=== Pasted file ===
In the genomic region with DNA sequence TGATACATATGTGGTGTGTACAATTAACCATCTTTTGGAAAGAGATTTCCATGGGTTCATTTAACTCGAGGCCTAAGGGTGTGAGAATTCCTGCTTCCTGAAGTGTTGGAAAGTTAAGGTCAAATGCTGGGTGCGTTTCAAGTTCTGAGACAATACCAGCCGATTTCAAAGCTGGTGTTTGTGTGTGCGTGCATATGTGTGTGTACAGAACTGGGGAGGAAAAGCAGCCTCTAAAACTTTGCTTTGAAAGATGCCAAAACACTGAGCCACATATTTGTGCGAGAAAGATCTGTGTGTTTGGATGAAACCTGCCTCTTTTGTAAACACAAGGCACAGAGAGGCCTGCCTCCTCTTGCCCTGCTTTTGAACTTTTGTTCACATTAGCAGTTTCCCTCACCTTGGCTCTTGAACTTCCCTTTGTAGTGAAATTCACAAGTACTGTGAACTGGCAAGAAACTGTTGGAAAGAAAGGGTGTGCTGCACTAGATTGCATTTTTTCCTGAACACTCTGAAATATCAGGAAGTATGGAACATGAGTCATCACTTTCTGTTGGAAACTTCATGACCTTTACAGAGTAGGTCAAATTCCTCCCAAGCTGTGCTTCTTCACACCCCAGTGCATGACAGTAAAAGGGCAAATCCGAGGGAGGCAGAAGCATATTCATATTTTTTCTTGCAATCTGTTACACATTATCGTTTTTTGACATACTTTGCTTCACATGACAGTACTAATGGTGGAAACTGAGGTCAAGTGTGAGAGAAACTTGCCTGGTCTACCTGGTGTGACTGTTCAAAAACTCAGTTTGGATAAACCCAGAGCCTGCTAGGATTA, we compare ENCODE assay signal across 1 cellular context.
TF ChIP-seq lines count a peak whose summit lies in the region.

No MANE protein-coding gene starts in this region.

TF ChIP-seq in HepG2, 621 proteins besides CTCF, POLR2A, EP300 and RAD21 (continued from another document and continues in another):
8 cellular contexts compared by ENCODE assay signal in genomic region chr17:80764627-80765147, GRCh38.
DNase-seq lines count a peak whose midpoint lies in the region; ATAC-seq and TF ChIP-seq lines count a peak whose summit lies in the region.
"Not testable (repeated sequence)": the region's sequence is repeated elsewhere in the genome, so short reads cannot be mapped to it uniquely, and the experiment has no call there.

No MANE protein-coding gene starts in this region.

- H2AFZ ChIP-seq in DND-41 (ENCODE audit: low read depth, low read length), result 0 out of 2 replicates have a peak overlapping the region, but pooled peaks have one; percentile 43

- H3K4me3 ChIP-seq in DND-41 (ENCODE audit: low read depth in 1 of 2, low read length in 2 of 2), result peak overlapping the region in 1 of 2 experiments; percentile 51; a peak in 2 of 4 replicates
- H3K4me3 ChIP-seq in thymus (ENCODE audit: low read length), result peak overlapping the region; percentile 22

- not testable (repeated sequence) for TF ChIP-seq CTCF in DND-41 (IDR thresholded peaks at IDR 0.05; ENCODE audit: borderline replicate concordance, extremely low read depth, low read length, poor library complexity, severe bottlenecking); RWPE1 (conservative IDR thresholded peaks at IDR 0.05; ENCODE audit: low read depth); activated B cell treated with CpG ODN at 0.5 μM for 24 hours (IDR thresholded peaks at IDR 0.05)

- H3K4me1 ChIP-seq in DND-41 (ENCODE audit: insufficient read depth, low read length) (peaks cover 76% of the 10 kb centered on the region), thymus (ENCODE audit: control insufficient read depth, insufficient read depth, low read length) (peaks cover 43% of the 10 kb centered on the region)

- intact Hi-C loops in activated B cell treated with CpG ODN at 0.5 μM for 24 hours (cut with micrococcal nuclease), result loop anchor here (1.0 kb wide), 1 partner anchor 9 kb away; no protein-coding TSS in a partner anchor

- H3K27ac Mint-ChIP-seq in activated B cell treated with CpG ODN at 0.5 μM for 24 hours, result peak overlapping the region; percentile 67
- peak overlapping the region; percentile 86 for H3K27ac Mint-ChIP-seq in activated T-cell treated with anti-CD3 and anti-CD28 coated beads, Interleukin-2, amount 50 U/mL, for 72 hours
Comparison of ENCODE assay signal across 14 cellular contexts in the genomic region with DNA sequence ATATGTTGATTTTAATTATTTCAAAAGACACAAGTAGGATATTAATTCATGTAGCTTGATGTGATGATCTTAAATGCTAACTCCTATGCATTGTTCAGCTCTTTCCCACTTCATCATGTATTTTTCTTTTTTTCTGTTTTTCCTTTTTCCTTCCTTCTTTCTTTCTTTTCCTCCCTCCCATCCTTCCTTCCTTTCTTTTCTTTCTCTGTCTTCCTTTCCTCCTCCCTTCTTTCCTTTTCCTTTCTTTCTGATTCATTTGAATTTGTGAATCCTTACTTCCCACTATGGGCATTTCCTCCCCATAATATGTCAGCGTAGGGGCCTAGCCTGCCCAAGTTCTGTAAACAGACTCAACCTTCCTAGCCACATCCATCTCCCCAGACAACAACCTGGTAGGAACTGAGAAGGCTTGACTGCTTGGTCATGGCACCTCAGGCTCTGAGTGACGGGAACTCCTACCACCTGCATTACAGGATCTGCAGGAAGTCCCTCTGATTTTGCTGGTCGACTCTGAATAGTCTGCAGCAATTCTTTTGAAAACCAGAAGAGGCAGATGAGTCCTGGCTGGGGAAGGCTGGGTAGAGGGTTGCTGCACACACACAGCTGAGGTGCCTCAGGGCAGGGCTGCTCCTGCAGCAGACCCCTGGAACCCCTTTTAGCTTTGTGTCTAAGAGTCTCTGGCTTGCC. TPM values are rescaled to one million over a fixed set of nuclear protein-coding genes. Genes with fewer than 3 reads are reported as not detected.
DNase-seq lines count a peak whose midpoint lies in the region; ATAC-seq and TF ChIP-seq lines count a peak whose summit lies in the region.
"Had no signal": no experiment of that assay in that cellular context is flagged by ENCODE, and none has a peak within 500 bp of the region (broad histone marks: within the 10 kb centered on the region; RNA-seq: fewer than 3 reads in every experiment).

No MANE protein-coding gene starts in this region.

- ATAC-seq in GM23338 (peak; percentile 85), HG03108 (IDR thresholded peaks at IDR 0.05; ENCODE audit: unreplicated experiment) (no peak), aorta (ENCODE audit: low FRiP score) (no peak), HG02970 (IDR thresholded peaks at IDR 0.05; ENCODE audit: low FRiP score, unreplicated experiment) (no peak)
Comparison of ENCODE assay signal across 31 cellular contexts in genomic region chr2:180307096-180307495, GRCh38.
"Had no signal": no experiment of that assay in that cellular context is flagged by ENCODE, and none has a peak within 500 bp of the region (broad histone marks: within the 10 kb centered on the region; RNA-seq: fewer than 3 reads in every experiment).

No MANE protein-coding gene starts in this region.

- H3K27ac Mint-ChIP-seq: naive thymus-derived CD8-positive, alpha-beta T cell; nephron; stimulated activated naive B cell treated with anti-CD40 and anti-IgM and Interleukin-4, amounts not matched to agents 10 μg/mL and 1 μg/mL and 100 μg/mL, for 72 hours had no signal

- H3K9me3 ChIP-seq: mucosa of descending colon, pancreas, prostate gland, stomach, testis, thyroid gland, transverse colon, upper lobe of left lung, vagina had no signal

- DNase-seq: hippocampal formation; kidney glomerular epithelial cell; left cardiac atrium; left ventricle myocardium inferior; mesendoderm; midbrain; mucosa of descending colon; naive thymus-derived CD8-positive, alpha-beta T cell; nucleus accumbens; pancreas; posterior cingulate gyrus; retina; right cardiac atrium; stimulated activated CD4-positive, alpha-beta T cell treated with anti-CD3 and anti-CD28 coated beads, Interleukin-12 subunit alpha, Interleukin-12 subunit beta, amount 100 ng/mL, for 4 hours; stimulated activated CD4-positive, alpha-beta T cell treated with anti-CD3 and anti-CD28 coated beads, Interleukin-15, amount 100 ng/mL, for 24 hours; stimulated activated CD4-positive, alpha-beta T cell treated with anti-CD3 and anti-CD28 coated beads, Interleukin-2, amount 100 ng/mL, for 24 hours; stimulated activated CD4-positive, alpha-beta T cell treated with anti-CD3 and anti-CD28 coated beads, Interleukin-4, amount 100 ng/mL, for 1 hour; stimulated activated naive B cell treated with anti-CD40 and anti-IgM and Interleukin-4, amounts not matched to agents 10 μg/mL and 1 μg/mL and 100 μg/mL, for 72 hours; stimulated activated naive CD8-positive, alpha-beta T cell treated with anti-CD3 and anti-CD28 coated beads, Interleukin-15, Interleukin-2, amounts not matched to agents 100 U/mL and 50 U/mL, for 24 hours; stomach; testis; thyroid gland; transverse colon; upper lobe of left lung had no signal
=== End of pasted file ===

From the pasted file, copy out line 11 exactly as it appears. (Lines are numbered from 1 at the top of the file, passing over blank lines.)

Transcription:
- H3K4me3 ChIP-seq in thymus (ENCODE audit: low read length), result peak overlapping the region; percentile 22